Thanksgiving is a complicated time for Taelor Barton.
The Tulsa, Oklahoma-based Cherokee chef gathers with his family to share a meal over the holidays, but the story of how the United States has treated Native Americans hangs heavy in the air. While the conventional narrative around Thanksgiving has been one of friendship and alliance between the Wampanoag and the Plymouth settlers, Barton sees the holiday as a reminder of all that the Indigenous peoples endured with the arrival of the Europeans.
Among what has been lost: Knowledge of traditional foods and how they were grown, produced and prepared.
Now that Barton has a platform as a chef and cultural cuisine enthusiast, she sees Thanksgiving as an opportunity to not only draw attention to the native ingredients that appear in standard holiday fare, but also to other seasonal native foods that have been overlooked – in other words, what she thinks about all year round.
“I want to encourage people to learn about what naturally grows around us,” Barton, who is also restaurant manager and executive chef at The Vault in Tulsa, told CNN.
As they dismiss the Thanksgiving myth, Barton and other Native American chefs and cooks engage in the holiday on their own terms – focusing instead on revitalizing native ingredients and eating habits. North America.
Growing up Cherokee, Barton didn’t think much about Cherokee food. It was just part of who she was.
Although Barton has been cooking for her family since she was little, it wasn’t until her grandmother’s death in 2016 that she began to deepen her understanding of the dishes and traditions of her culture. If she didn’t begin to practice what she had learned, she realized, that knowledge could be lost.
This included making kanuchi, a traditional hickory nut porridge of the southeastern tribes. Today, hickory trees are valued primarily for the timber they provide, but the Cherokee have long eaten the nuts of certain species, which Barton describes as having an “earthy, woody, maple, cinnamon, and of pecans”.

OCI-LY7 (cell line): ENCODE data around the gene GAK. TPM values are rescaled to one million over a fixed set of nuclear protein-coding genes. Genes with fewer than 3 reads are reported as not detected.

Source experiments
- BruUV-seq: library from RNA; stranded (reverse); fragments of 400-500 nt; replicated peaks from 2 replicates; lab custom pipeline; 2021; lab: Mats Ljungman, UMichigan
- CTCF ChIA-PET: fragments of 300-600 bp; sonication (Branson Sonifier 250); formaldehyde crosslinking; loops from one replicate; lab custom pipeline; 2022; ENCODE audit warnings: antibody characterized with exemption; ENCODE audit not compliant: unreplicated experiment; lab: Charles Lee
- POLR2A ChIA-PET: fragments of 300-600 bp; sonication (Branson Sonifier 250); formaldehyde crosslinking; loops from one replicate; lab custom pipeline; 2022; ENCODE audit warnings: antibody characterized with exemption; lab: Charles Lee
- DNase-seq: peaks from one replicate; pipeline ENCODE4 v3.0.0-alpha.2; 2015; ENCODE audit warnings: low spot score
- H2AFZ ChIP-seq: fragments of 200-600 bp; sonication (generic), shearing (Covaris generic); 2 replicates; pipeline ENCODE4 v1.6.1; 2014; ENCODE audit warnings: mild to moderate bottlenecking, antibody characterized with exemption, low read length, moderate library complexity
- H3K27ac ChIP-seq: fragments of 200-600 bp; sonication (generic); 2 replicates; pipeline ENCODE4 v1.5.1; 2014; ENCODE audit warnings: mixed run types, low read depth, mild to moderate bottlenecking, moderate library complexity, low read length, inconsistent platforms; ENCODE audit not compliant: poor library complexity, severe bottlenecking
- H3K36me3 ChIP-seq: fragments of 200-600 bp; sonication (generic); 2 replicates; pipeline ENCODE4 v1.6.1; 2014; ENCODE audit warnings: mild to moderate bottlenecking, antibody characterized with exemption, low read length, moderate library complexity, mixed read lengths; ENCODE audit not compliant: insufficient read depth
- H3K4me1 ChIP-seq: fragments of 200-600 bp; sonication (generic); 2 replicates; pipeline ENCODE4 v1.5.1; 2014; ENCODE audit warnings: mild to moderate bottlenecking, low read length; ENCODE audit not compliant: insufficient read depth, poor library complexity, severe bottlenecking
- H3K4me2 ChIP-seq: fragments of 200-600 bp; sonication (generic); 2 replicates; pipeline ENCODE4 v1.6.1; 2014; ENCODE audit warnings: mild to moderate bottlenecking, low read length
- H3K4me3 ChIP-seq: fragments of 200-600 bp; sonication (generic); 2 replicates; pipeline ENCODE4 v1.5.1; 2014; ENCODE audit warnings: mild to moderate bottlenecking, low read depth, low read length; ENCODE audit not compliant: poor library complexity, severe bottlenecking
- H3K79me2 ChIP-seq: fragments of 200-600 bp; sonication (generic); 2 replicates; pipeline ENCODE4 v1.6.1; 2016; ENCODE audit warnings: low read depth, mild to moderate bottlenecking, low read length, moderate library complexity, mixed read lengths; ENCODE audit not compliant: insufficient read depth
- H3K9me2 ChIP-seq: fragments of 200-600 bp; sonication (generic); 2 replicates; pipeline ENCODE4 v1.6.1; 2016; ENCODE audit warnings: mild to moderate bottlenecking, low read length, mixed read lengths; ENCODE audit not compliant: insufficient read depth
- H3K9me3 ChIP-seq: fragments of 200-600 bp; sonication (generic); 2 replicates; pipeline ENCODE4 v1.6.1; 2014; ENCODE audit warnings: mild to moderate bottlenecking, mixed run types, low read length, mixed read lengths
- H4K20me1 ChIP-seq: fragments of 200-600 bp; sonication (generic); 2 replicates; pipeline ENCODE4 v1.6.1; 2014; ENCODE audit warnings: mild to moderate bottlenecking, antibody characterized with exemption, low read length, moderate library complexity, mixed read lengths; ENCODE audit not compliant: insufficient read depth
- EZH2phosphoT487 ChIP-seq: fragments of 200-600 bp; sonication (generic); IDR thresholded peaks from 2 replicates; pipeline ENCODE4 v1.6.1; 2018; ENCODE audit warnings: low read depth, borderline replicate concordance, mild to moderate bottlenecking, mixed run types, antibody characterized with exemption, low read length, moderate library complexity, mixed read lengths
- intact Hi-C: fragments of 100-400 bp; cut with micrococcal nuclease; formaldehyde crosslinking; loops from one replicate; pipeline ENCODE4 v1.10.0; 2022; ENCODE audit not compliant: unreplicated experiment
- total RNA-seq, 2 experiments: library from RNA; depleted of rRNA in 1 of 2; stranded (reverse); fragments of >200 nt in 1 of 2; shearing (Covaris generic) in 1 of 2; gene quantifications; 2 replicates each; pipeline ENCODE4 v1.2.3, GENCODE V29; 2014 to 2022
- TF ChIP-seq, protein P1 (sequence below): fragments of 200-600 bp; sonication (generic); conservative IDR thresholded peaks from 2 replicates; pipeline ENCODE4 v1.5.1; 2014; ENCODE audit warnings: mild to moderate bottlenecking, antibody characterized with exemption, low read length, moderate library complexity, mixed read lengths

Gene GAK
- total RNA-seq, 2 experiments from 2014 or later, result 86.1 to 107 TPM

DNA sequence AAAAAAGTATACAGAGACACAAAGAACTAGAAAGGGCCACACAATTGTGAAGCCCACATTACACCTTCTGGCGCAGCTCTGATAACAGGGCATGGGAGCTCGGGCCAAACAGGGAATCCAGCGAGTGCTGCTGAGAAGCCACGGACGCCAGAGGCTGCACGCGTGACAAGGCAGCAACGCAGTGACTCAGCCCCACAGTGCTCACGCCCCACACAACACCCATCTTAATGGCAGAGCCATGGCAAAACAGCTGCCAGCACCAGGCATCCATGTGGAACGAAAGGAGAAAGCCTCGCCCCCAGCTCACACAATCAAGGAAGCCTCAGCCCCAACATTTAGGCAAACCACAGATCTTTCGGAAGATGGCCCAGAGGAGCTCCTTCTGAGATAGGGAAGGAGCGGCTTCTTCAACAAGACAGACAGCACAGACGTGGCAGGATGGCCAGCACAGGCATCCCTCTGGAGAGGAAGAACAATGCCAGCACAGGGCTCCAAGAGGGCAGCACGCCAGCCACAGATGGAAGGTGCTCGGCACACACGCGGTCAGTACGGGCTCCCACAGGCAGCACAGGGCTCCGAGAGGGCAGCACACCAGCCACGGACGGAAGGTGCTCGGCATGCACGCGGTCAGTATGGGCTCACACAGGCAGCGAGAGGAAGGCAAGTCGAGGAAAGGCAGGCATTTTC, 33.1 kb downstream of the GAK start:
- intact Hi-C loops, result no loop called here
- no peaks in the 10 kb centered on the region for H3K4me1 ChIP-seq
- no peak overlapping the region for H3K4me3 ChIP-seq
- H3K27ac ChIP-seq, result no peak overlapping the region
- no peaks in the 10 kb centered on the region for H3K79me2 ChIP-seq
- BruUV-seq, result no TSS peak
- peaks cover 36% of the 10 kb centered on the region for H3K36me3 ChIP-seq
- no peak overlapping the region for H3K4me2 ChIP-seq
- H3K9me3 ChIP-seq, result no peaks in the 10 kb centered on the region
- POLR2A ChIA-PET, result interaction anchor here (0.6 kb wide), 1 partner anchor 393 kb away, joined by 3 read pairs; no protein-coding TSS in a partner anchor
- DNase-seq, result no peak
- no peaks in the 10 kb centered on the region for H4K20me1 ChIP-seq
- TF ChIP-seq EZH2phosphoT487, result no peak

“This is their homeland,” she said, referring to the hickories. “So we’ve basically been using this resource since time immemorial.”
To make kanuchi, Barton uses the same techniques as her grandmother, using a mortar made from a tree stump and a wooden pestle. She now prepares it for potlucks and intimate get-togethers, and has since become known in her community for her knowledge of the dish, which is remarkable given that such recipes cannot be easily researched.
Carrying on the culinary traditions of his ancestors, Barton is part of a larger movement.
She is a member of I-Collective, a group of Indigenous leaders, activists, herbalists and knowledge keepers dedicated to promoting Indigenous ingredients and advocating for Indigenous food sovereignty. In recent years, other I-Collective members hosted pop-up Thanksgiving dinners aimed at revising American understanding of the holiday and celebrating resilience and Indigenous food traditions. What started as a few intimate dinner parties in New York has expanded to events across the United States that go beyond Thanksgiving.
I-Collective has grown into a broad network whose members reflect the diversity of indigenous peoples on the continent. They are bound by a shared commitment to uplift and restore Indigenous food systems.
These principles inspire much of the work done by Hillel Echo-Hawk.
Although Echo-Hawk is a member of the Pawnee Nation of Oklahoma, she grew up in rural Alaska next to an Athabaskan family who she says adopted her family into their culture. Access to grocery stores was limited, and she learned to hunt and fish, eat moose, muskrat, squirrel, and salmon. When she moved, she realized how little people knew about native food, which can vary greatly from region to region, from tribe to tribe.
Echo-Hawk eventually became a cook and started the catering company Birch Basket, which showcases pre-settlement ingredients and seeks to tell stories of people and land through every plate. She doesn’t particularly care about Thanksgiving as a holiday, but she is keen on educating others about Native food and eating habits.
“Although I think this is a very stupid holiday, if I can show people that yes we are still alive, we are not just corn, squash and beans, then I will absolutely do whatever I can to elevate my culture,” she said. said.